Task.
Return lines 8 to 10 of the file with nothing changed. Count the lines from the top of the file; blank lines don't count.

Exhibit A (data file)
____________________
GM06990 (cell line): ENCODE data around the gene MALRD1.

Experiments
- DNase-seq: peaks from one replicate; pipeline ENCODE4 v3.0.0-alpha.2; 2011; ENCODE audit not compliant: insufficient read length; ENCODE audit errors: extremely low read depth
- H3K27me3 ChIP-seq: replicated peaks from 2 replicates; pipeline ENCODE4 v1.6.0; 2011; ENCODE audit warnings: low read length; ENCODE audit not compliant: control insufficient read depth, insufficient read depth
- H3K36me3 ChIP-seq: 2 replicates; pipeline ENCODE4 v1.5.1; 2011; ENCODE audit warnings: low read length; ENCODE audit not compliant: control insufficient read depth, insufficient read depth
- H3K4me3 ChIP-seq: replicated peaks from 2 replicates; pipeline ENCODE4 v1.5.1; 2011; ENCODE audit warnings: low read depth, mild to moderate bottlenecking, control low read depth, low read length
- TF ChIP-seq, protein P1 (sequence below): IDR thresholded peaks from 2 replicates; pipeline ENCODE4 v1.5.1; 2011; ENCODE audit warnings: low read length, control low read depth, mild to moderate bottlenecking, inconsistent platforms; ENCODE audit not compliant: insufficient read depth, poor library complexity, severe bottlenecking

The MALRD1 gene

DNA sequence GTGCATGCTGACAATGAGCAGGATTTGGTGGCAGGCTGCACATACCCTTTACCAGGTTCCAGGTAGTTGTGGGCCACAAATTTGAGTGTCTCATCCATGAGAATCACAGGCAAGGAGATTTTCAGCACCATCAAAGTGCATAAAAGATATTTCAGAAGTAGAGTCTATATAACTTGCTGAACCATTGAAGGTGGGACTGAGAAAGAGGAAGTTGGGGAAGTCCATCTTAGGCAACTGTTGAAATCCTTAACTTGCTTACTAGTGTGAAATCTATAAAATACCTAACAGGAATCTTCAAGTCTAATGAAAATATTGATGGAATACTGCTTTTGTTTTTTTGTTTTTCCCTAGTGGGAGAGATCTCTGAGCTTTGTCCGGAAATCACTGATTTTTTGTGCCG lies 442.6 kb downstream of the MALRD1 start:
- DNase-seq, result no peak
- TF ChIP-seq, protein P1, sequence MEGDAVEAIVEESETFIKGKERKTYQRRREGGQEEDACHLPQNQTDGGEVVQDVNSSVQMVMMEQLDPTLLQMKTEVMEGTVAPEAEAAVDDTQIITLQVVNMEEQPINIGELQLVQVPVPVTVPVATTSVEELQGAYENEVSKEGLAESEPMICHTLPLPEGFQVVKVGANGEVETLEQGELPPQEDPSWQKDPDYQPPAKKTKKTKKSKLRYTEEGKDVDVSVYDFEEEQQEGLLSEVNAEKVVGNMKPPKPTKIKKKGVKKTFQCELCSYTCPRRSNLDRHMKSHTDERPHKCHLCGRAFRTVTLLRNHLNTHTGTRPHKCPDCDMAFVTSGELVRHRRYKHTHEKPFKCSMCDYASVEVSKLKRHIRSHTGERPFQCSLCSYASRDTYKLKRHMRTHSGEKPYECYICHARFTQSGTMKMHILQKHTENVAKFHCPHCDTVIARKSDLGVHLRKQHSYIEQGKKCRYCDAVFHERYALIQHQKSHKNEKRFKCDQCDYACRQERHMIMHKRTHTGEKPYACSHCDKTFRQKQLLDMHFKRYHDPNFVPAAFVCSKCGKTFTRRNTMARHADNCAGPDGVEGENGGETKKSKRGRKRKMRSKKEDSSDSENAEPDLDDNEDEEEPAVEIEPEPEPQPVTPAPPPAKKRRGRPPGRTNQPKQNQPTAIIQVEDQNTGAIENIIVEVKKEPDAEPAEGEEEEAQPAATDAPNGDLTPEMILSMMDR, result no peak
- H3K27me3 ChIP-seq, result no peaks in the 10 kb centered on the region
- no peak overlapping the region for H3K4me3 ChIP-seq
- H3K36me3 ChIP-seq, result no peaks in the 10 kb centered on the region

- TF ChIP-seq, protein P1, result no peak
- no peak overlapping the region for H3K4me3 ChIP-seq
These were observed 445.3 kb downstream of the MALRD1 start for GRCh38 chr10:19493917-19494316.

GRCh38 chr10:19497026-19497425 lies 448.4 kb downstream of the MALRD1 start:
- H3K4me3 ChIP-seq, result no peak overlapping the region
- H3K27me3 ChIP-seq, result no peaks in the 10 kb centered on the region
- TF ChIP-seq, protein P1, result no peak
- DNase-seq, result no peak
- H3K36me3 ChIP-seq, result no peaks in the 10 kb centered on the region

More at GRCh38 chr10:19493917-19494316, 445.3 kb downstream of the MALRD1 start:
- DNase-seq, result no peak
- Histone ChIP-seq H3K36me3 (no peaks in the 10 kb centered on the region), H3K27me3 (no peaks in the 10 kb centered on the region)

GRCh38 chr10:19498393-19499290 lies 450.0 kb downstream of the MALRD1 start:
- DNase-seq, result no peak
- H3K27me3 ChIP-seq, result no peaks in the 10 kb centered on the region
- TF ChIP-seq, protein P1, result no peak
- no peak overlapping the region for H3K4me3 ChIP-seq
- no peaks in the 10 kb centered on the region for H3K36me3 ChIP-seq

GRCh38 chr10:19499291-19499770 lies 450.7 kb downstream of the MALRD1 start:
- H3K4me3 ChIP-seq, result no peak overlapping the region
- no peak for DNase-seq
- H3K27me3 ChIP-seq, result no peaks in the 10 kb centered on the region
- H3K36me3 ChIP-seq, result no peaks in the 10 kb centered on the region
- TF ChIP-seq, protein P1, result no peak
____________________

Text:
The MALRD1 gene

DNA sequence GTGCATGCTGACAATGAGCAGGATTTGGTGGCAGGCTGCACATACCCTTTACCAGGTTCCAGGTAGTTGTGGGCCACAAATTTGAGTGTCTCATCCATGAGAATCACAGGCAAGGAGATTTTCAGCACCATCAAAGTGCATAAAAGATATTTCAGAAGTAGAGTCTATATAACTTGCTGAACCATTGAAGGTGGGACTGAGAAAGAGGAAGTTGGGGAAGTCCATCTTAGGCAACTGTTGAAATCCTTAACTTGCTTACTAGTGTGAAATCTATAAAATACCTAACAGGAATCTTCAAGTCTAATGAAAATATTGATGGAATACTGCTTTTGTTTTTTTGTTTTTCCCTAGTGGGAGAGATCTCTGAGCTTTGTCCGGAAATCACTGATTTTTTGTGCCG lies 442.6 kb downstream of the MALRD1 start:
- DNase-seq, result no peak